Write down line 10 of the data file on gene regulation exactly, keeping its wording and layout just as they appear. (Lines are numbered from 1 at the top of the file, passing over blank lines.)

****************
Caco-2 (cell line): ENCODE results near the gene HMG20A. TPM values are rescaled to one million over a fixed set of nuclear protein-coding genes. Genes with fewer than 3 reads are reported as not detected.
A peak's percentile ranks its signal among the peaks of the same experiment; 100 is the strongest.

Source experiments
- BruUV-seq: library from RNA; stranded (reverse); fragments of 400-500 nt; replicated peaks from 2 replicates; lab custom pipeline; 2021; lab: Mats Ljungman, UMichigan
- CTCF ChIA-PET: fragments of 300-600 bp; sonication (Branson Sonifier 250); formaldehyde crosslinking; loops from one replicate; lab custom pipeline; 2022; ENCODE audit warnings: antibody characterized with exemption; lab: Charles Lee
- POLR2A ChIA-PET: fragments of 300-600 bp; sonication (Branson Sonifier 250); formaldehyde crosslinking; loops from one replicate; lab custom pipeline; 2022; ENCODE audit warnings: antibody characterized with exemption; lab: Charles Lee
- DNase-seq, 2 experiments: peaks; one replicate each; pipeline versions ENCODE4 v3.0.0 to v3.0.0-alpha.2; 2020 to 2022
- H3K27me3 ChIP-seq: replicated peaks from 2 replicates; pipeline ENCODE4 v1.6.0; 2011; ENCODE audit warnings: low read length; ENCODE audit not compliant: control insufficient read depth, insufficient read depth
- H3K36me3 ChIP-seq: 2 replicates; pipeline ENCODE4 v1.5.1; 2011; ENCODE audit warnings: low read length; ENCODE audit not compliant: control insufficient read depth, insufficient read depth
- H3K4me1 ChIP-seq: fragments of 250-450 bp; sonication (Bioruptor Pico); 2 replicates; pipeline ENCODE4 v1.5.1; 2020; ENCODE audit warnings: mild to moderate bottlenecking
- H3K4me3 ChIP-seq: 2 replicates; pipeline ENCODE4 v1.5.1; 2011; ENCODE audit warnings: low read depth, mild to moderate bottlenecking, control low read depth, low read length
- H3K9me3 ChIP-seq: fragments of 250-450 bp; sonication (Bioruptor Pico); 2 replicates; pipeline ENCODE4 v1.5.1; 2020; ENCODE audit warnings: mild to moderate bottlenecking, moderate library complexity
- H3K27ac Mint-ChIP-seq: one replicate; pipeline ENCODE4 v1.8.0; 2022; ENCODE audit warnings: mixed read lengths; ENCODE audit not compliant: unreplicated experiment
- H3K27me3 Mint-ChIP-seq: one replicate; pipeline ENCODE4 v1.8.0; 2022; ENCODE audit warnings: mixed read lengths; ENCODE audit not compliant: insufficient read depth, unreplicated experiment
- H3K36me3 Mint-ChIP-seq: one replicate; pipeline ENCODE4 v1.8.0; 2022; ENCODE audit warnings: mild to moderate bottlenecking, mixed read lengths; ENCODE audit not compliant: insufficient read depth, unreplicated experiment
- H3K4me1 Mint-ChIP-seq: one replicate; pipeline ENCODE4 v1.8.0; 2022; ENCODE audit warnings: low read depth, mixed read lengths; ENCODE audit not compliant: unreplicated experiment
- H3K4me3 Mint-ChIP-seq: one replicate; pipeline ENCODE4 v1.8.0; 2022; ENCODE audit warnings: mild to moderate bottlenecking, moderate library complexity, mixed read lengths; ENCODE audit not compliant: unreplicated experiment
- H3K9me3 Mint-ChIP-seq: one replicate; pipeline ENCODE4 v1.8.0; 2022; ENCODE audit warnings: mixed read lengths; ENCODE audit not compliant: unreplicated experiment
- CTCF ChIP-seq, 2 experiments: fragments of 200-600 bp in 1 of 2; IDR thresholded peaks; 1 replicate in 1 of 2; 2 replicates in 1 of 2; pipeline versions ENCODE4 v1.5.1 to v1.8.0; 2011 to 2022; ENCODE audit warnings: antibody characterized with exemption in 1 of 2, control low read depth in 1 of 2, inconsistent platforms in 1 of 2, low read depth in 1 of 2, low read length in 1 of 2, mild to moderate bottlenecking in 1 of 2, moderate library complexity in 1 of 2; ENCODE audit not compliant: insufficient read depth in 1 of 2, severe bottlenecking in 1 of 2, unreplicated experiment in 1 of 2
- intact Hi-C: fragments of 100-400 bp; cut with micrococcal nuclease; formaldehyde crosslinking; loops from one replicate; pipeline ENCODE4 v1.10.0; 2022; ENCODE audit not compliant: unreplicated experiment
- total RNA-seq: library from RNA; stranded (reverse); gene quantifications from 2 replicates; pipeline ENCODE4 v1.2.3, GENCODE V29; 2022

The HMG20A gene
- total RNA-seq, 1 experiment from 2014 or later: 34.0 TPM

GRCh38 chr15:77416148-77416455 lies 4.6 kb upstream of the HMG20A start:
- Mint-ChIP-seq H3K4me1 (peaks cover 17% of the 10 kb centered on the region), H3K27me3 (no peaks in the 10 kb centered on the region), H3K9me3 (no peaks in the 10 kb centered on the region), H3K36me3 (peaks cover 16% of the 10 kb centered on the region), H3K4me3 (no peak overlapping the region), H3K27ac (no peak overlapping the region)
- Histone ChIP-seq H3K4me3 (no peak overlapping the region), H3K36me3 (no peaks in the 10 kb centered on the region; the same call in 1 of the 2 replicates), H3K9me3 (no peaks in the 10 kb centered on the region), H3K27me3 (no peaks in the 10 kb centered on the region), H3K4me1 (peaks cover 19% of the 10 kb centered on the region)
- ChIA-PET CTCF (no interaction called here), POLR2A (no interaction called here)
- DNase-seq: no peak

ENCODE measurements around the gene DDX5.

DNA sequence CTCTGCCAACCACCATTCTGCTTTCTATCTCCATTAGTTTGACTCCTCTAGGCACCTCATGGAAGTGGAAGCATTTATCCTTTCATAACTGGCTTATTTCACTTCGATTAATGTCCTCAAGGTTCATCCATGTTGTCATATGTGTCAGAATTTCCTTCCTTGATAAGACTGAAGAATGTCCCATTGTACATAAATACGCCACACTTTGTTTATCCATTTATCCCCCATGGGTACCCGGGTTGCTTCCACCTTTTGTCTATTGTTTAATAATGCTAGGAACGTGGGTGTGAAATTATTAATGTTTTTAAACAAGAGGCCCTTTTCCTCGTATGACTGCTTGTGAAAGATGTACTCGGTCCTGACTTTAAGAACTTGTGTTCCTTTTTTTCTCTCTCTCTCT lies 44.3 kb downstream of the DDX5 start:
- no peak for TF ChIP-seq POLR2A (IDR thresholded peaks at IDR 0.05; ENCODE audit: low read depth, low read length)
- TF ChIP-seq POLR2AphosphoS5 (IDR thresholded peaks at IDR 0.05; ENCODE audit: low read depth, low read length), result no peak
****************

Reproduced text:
- H3K4me1 ChIP-seq: fragments of 250-450 bp; sonication (Bioruptor Pico); 2 replicates; pipeline ENCODE4 v1.5.1; 2020; ENCODE audit warnings: mild to moderate bottlenecking